The Rocket Man or Woman of any senior community.
By Adriane Berg
On March 29th Steve Moran launched Senior Housing Forum’s first Brunch and Learn. One of the presenting issues was how to introduce a new hire to your organization. I thought it was the perfect moment to trot out your Positive Deviant, the Rocket Man or Woman of any senior community.
Whether a resident, a family member, or a staff member, identifying and engaging your Positive Deviant can move an organization forward in many ways:
Converting more prospects into residents
Improving staff quality and job satisfaction
Increasing resident participation in activities, volunteering, and community engagement
Who Is This Magical Person Being Called the Positive Deviant (PD)?
The PD is a rare type of organic leader, unselfconscious innovators who would never call themselves influencers, but they are.
The concept hatched in 1990, when Jerry Sternin, Director of Save the Children in Vietnam, needed to find a realistic way to feed malnourished children in Vietnamese villages . . . on a non-existent budget.
Instead of studying what was wrong, he considered what was right. He identified mothers who knew how to find protein from plankton and feed their kids on a schedule. These mothers became the leaders and teachers of the others, and the children’s nutritional levels soared.
From then on, the concept of the Positive Deviant stood for a leader in the community, someone who was an outlier, who did things differently, positively, and successfully. Corporations now look for top executives who are Positive Deviants, to propel goals forward.
Getting back to Steve Moran’s Brunch and Learn topic, it would be refreshing to have the most innovative and enthusiastic resident greet each new hire.
Positive Deviance and Problem-Solving in Senior Communities
Positive Deviants are a catalyst of change through their unique but practical insights. For example, a client of ours, (SeeYou Link.com), offers seniors access to video calls, email, music, cognitive fitness games, and medication management through remote task management.
When See You Link first launched, the facilities placed the computer in an open community room. Very few used it.
In interviewing the three PD users, the reason emerged. Residents did not like other residents seeing their private photos and videos. The PDs devised home-made screens . . . a $49.00 privacy screen solved the problem for everyone.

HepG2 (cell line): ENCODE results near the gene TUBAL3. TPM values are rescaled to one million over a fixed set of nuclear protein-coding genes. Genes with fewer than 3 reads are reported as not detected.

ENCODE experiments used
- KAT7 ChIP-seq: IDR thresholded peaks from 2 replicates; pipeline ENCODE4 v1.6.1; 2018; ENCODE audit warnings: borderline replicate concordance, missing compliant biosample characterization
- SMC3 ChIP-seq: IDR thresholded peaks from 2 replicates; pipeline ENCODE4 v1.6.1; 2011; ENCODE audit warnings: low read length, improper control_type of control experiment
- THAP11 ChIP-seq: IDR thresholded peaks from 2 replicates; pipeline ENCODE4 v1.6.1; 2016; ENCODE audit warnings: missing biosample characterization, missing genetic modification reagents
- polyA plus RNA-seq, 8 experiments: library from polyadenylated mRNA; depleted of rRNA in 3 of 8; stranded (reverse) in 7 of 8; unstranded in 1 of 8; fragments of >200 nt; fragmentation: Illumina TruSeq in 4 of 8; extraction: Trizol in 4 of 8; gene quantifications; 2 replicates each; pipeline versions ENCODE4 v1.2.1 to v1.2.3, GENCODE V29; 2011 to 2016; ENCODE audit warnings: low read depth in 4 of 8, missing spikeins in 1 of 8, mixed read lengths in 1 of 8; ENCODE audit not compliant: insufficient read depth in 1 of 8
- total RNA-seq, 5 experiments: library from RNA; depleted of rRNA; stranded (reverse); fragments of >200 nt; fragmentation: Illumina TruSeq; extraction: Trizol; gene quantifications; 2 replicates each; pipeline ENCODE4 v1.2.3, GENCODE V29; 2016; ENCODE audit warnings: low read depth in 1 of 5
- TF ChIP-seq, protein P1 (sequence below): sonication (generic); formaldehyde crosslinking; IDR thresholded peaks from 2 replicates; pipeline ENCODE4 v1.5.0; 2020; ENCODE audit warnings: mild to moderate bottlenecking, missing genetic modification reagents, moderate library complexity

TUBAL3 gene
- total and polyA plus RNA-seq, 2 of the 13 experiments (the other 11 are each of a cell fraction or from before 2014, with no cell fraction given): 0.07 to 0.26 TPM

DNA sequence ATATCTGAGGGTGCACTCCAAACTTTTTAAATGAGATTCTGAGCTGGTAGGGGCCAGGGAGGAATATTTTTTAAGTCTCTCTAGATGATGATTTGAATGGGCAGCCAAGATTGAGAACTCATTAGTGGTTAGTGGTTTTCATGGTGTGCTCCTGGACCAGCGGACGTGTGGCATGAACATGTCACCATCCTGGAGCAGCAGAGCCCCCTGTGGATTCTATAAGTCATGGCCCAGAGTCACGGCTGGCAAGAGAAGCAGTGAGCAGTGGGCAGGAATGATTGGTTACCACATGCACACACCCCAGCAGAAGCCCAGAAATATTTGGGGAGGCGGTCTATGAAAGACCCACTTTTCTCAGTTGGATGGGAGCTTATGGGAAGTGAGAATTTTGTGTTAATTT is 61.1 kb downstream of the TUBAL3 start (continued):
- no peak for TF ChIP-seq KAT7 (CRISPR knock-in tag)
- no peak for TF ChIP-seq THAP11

The PD May Lead to Facility Design that Breaks the Mold
A stunning example of effective budget-friendly design dictated by the PD is Good Grief, a world leader in grief counseling for children.
The observation of children who came regularly and reported getting the most out of the process led to the realization that releasing anger was a top therapeutic goal. The result was the padding of walls in one room with soft toys and a punching bag. The Volcano Room is now a favorite space that two children at a time with supervision visit for five minutes at each session to just let go.
The Importance of Observation
Positive Deviants do not announce themselves. You must find them. Take the case of a senior community that had a well-appointed arts and crafts room, but whenever I visited to consult, it was usually empty.
“Do you encourage people to use the room?” I asked. “Of course, we offer sessions every day. We even have a community artist available for lectures and training. But no one shows up.”
On one occasion I noticed a man painting alone. I asked him about his work. I discovered that he would “sneak” into the room on his own because he did not like to work in a class. I suggested that the residence offer individual schedules rather than only group classes. The schedule for the “artist studio” was full in three weeks.
Identifying the PD In Your Community
Who is participating in activities to a greater extent than others?
Who is making reasonable suggestions, and sometimes demanding change?
Are his or her caregivers giving exceptional support duplicable by other caregivers?”
Once you have identified the PD and agreed that the problem they are solving is systemic, take advantage by:
Modeling the environmental or design changes they are making on their own
Accessing the resources and tools enlisted by the PD to solve the problem
Encouraging their unique productive attitude
For example, an assisted living community in Hawaii wanted to build a nature space for their memory care unit but had little funds in their budget. They observed a few family members bringing plants as gifts to their loved ones and watering the plants each week. By providing a communal space, they were able to create a family-funded, barter garden that attracted many more families to participate.
Next Steps — Provide Fertile Ground for PDs to Flourish
Resident and staff joint committees to identify problems
Forums and newsletters that elicit problem-solving
Willingness to listen to and implement PD ideas
Protocol for PDs to mentor and train others
In short, your goal is seeing your residents and families, not just professionals, as problem-solving experts and facilitating environments for Breaking the Mold.
Adriane Berg is a keynote speaker on successful aging and consultant to senior communities. She is a co-author of Breaking The Mold, available to Senior Housing Forum readers at https://adrianeberg.me/spokesperson/breaking-the-mold/ Adriane hosts, Generation Bold Radio, www.generationboldradio.us.